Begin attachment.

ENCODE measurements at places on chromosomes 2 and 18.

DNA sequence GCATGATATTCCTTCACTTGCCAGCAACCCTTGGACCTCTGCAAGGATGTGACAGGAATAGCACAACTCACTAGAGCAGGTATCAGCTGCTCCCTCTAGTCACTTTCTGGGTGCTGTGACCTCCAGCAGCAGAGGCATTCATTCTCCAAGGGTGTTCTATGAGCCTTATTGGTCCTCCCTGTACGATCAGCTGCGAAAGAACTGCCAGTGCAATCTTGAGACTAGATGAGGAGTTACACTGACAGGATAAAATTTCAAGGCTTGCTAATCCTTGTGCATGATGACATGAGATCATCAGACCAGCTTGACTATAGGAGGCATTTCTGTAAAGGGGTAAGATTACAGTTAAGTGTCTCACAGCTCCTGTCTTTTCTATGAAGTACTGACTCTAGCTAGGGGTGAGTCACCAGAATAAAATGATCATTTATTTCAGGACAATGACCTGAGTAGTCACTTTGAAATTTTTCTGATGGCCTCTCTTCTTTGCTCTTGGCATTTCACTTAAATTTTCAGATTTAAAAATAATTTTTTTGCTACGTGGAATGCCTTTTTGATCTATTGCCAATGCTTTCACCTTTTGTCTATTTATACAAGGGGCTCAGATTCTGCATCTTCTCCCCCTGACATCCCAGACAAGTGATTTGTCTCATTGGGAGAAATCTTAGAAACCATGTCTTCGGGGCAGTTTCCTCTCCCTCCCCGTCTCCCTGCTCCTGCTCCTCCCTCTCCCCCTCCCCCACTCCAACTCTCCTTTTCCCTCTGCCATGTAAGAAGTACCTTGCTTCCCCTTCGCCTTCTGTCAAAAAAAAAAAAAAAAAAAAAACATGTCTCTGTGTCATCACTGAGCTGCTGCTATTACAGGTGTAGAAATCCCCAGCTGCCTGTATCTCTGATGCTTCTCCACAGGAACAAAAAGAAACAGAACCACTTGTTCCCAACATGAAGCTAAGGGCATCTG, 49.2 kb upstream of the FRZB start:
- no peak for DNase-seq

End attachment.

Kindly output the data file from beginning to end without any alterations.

ENCODE measurements at places on chromosomes 2 and 18.

DNA sequence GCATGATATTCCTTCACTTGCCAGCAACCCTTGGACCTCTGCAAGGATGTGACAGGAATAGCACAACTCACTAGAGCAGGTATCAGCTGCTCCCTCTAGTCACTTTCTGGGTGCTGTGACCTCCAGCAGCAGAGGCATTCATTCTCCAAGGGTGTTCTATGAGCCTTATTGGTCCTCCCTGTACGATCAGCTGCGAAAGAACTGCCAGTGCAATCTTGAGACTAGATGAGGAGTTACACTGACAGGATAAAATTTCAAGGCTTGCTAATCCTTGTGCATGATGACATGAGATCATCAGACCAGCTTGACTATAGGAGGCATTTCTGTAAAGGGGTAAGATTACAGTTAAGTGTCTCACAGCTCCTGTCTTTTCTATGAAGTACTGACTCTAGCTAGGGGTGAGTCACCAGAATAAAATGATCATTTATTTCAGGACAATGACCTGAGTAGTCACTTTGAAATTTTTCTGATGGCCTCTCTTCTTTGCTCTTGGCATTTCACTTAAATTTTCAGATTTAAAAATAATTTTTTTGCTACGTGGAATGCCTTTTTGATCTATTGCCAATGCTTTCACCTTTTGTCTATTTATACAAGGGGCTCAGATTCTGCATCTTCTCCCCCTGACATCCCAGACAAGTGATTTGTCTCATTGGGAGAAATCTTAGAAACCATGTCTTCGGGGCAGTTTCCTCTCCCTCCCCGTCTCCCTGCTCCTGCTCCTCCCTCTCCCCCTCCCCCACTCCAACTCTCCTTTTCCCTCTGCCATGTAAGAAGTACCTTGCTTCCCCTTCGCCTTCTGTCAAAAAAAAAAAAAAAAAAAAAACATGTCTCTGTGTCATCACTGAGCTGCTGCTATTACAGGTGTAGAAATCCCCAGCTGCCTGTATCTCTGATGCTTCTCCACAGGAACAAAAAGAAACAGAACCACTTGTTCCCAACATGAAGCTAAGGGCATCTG, 49.2 kb upstream of the FRZB start:
- no peak for DNase-seq